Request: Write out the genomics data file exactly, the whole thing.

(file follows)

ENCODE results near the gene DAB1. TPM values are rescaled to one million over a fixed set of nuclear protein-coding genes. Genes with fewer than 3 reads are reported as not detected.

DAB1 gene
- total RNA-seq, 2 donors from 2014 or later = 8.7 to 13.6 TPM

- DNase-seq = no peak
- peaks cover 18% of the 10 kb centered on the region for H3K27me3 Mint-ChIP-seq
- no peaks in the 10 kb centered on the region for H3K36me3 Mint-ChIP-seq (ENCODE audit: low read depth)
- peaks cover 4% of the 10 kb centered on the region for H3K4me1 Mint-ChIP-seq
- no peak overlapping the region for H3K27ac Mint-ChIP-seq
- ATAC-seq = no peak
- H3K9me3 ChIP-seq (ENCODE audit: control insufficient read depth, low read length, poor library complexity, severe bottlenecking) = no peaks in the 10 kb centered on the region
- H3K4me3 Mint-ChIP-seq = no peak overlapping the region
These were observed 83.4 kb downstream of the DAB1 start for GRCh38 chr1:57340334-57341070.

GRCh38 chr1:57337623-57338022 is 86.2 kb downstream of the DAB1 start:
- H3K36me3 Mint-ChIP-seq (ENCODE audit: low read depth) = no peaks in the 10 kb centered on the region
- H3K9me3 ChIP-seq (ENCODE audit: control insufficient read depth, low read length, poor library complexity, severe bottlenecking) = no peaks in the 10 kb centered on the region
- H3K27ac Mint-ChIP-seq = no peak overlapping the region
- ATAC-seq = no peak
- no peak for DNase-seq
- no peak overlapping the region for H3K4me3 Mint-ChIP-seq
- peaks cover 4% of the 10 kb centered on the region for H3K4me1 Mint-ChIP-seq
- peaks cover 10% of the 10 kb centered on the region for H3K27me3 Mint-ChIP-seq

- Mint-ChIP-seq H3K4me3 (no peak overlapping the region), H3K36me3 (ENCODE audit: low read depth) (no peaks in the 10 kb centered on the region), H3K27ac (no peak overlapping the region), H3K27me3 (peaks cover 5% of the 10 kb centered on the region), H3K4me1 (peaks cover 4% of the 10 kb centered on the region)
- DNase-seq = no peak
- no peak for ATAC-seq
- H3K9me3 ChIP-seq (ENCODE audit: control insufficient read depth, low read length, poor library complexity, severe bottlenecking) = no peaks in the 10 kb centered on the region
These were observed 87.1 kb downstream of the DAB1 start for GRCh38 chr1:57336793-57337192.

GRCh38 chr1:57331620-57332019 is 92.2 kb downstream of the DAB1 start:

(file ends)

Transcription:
ENCODE results near the gene DAB1. TPM values are rescaled to one million over a fixed set of nuclear protein-coding genes. Genes with fewer than 3 reads are reported as not detected.

DAB1 gene
- total RNA-seq, 2 donors from 2014 or later = 8.7 to 13.6 TPM

- DNase-seq = no peak
- peaks cover 18% of the 10 kb centered on the region for H3K27me3 Mint-ChIP-seq
- no peaks in the 10 kb centered on the region for H3K36me3 Mint-ChIP-seq (ENCODE audit: low read depth)
- peaks cover 4% of the 10 kb centered on the region for H3K4me1 Mint-ChIP-seq
- no peak overlapping the region for H3K27ac Mint-ChIP-seq
- ATAC-seq = no peak
- H3K9me3 ChIP-seq (ENCODE audit: control insufficient read depth, low read length, poor library complexity, severe bottlenecking) = no peaks in the 10 kb centered on the region
- H3K4me3 Mint-ChIP-seq = no peak overlapping the region
These were observed 83.4 kb downstream of the DAB1 start for GRCh38 chr1:57340334-57341070.

GRCh38 chr1:57337623-57338022 is 86.2 kb downstream of the DAB1 start:
- H3K36me3 Mint-ChIP-seq (ENCODE audit: low read depth) = no peaks in the 10 kb centered on the region
- H3K9me3 ChIP-seq (ENCODE audit: control insufficient read depth, low read length, poor library complexity, severe bottlenecking) = no peaks in the 10 kb centered on the region
- H3K27ac Mint-ChIP-seq = no peak overlapping the region
- ATAC-seq = no peak
- no peak for DNase-seq
- no peak overlapping the region for H3K4me3 Mint-ChIP-seq
- peaks cover 4% of the 10 kb centered on the region for H3K4me1 Mint-ChIP-seq
- peaks cover 10% of the 10 kb centered on the region for H3K27me3 Mint-ChIP-seq

- Mint-ChIP-seq H3K4me3 (no peak overlapping the region), H3K36me3 (ENCODE audit: low read depth) (no peaks in the 10 kb centered on the region), H3K27ac (no peak overlapping the region), H3K27me3 (peaks cover 5% of the 10 kb centered on the region), H3K4me1 (peaks cover 4% of the 10 kb centered on the region)
- DNase-seq = no peak
- no peak for ATAC-seq
- H3K9me3 ChIP-seq (ENCODE audit: control insufficient read depth, low read length, poor library complexity, severe bottlenecking) = no peaks in the 10 kb centered on the region
These were observed 87.1 kb downstream of the DAB1 start for GRCh38 chr1:57336793-57337192.

GRCh38 chr1:57331620-57332019 is 92.2 kb downstream of the DAB1 start: